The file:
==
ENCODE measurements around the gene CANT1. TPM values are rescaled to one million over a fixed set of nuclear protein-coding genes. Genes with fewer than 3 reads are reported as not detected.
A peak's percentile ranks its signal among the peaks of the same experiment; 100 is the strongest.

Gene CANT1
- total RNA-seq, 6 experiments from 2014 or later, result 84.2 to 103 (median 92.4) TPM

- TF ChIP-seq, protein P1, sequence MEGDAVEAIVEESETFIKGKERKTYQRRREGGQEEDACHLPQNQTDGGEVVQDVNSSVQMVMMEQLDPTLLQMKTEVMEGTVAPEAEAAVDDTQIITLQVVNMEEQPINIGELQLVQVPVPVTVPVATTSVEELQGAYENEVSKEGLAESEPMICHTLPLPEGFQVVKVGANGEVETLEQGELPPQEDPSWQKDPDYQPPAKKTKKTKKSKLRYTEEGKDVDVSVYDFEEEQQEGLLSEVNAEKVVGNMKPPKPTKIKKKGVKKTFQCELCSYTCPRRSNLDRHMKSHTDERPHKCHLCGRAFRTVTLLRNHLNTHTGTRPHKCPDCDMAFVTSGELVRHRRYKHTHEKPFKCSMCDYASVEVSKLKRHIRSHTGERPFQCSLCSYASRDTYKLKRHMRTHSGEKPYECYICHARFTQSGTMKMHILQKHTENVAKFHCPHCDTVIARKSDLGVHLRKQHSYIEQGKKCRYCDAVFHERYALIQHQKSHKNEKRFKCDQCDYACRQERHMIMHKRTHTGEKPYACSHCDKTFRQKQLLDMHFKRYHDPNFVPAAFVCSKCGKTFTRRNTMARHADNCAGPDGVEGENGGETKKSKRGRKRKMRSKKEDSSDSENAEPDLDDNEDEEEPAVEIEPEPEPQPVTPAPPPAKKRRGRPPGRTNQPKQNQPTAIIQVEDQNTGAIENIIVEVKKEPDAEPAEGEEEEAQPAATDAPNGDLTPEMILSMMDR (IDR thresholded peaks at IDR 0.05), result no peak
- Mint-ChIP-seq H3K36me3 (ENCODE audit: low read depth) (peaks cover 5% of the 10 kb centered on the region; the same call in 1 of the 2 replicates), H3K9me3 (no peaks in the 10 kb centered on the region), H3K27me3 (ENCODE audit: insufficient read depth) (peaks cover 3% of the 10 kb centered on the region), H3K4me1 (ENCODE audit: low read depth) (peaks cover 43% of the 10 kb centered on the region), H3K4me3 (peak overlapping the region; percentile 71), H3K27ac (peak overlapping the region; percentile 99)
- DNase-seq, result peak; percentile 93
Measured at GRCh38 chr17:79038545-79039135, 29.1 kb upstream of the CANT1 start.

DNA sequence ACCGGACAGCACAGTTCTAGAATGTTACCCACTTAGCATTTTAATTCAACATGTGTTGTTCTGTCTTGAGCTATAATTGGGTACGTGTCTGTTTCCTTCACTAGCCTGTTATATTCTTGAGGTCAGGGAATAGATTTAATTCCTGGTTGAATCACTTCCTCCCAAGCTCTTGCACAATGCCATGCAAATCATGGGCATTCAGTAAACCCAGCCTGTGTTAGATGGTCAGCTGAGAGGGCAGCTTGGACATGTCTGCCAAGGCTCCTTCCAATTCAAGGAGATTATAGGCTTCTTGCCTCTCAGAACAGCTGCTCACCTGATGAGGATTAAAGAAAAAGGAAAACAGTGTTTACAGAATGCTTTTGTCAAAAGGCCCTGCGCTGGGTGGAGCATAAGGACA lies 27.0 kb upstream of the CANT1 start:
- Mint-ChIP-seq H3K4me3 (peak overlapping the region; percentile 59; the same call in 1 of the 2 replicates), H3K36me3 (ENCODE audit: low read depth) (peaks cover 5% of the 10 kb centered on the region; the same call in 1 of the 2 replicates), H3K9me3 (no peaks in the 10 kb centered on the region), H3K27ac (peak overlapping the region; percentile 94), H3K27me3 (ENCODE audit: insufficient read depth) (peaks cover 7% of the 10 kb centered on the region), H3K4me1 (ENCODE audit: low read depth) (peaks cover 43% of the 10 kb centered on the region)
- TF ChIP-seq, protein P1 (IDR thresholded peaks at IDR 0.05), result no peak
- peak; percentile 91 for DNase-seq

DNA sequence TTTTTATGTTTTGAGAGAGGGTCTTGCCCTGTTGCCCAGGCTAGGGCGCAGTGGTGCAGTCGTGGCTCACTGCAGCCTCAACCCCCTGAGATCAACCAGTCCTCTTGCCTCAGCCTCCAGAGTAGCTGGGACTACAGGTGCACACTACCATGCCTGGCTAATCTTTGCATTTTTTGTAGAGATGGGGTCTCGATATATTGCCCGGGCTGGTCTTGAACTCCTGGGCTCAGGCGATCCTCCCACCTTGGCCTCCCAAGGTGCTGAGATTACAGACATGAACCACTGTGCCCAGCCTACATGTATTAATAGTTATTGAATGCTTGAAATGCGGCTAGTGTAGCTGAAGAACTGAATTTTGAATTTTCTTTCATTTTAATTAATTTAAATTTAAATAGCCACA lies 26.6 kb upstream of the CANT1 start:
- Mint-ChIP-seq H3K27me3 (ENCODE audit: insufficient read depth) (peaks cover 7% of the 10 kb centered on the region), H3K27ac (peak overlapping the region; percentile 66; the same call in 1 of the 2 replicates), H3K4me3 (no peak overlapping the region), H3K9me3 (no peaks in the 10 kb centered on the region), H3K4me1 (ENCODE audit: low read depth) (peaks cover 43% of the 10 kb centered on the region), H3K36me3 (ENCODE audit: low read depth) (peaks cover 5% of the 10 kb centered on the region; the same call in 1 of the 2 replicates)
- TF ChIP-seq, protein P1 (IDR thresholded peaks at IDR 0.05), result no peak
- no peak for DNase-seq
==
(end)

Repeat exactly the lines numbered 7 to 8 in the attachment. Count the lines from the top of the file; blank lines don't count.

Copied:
- DNase-seq, result peak; percentile 93
Measured at GRCh38 chr17:79038545-79039135, 29.1 kb upstream of the CANT1 start.